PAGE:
The main objective of the study was to determine the possible influence of host species on the maintenance of ticks in the field by determining the relative contribution of game animals compared to domestic animals. The study was carried out on a game ranch 32 km south-east of Nairobi. Tick counts were carried out on 30 Zebu cattle (Bos indicus) aged 1 to 3 years and 20 red Maasai sheep (Ovis aries) aged 6 months to 1 year grazing with game animals in a common area for a period of 2 years and these counts were compared with those on eland and Thomson's gazelle. Half-body counts were carried out on the cattle and sheep once every week. To avoid excessive stress, the animals were dipped in amitraz whenever the half body counts exceeded 50 fully engorged female ticks of any species. Tick counts on two wild animal species (eland (Taurotragus oryx) and Thomson's gazelle (Gazella thomsonii)) were carried out during the weekly culling of the herbivores. The results revealed that there was no significant difference in the number ticks per square metre between the wild ungulates and the domestic animals. PMID:17405627
Jennett, Amy L; Smith, Faith D.; Wall, Richard
Background Increases in the abundance and distribution of ticks and tick borne disease (TBD) within Europe have been reported extensively over the last 10–20 years. Changes in climate, habitat management, economic patterns and changes in the abundance of hosts, particularly deer, may all have influenced this change to varying extents. Increasing abundances of tick populations in urban and peri-urban environments, such as parks, are of particular concern. In these sites, suitable habitat, wild...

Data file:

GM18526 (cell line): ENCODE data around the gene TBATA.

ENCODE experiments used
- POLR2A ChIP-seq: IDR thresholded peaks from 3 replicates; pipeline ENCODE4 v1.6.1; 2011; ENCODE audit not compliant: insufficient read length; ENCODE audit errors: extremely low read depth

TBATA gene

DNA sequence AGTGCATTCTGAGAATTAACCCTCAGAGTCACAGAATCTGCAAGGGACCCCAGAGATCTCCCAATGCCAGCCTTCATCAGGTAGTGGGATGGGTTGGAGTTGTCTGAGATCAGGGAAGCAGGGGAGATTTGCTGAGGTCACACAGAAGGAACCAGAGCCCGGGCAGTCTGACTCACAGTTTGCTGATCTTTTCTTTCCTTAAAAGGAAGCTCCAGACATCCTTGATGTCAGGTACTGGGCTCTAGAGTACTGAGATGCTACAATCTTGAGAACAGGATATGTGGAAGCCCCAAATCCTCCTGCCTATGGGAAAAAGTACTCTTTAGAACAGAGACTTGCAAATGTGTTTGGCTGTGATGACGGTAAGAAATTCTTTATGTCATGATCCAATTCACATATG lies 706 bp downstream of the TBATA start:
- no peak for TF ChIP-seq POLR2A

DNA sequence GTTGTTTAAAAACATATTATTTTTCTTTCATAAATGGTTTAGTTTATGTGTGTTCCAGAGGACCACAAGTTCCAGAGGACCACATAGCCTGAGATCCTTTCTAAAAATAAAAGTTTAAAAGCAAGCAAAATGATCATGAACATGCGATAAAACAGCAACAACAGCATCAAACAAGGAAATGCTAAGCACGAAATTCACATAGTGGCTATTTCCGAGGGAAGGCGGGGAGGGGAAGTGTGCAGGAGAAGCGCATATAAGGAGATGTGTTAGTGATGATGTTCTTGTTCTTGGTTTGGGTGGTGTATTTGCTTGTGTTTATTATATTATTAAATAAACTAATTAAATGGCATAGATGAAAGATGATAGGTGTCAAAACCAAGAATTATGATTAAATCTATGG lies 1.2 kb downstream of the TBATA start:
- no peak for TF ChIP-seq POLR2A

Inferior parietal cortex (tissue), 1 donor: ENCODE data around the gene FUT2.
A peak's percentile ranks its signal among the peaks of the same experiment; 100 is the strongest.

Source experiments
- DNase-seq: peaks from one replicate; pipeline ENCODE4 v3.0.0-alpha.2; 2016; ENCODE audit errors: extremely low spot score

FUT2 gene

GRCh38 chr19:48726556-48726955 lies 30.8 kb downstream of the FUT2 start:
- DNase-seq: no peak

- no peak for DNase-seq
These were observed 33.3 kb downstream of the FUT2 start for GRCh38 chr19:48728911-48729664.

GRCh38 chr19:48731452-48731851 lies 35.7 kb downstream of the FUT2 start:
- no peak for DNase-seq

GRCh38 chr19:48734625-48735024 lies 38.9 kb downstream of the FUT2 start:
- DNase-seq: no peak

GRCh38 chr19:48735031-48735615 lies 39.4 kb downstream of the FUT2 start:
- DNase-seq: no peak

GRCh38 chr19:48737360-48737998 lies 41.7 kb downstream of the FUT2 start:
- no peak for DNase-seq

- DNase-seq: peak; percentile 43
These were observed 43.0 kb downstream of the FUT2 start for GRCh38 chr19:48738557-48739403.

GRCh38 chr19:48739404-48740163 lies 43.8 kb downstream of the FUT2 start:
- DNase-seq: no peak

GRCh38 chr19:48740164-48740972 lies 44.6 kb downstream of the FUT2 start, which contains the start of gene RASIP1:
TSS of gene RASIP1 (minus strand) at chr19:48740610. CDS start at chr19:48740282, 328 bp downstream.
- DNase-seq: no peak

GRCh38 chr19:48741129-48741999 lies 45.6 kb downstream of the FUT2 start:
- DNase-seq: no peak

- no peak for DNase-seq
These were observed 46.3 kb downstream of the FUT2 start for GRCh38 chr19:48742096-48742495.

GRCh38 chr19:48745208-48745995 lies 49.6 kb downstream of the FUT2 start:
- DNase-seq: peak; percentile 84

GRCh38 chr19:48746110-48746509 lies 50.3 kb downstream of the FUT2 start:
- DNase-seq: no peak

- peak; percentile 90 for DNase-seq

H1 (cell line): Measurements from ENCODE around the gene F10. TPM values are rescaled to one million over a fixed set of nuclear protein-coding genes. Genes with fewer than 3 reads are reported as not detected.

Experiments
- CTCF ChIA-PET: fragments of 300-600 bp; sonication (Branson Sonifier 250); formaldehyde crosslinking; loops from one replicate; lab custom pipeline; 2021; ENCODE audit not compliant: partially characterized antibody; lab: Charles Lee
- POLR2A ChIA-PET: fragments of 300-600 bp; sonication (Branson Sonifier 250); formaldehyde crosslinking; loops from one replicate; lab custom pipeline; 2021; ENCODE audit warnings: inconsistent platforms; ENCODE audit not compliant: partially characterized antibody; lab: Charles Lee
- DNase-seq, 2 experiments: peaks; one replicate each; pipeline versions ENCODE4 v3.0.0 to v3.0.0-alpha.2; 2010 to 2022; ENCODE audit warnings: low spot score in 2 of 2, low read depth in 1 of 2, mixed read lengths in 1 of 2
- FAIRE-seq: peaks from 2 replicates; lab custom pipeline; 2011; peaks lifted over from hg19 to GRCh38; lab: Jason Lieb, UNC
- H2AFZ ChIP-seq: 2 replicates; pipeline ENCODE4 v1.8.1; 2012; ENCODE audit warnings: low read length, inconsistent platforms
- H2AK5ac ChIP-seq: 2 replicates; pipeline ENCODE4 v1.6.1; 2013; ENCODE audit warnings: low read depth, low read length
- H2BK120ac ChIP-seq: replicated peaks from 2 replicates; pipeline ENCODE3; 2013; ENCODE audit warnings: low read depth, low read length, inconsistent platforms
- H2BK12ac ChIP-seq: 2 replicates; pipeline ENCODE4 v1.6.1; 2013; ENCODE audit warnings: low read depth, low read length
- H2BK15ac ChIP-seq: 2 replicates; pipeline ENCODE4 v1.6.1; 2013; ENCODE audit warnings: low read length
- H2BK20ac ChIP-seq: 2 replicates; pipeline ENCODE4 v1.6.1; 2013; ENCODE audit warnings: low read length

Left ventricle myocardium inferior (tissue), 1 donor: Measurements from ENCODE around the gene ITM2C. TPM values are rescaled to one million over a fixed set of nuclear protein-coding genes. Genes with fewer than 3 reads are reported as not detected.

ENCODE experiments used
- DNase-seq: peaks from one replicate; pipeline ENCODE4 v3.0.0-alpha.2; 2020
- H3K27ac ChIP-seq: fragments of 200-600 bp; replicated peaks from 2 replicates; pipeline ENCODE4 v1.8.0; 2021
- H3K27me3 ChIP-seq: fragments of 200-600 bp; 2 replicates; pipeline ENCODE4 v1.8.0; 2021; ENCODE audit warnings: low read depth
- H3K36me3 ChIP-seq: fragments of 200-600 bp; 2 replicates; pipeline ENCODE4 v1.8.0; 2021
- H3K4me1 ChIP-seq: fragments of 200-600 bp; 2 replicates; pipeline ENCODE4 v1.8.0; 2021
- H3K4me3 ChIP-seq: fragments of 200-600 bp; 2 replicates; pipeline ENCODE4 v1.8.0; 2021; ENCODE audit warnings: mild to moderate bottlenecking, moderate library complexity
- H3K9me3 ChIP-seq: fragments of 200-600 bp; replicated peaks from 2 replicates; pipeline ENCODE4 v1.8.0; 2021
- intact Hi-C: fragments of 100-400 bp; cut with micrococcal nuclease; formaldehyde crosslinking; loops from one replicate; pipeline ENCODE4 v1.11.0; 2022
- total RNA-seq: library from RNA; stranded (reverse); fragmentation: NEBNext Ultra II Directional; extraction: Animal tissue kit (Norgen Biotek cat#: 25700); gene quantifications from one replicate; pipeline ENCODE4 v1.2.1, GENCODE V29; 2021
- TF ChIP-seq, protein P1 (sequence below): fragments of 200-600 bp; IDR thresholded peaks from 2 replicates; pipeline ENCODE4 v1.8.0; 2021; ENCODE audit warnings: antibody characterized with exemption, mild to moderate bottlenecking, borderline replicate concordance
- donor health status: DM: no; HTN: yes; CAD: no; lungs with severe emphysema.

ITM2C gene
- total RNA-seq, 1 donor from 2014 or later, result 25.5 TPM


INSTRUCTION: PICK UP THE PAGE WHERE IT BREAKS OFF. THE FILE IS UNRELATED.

Paulauskas, Algimantas; Rosef, Olav; Galdikaite, Egle; Radzijevskaja, Jana
Ticks are known to carry several pathogenic agents of human diseases. To define the role of migrating birds as host and disseminators of ticks in Lithuania and Norway we analysed immature stage of ticks feeding on different passerine bird species. During April-May of 2006-2007 and August-September of 2008, migrating passerine birds were captured at ornithological stations in southern Norway and in Lithuania respectively. In Norway were investigated 152 passerine birds representing...
Filipe Dantas-Torres; Edmilson F. Oliveira-Filho; Fábio Ângelo M. Soares; Bruno O.F. Souza; Raul Baltazar P. Valença; Fabrício B. Sá
Ticks infesting amphibians and reptiles in the State of Pernambuco are reviewed, based on the current literature and new collections recently carried out by the authors. To date, three tick species have been found on amphibians and reptiles in Pernambuco. Amblyomma fuscum appears to be exclusively associated with Boa constrictor, its type host. Amblyomma rotundatum has a relatively low host-specificity, being found on toads, snakes, and iguana. Amblyomma dissimile has been found on a lizard a...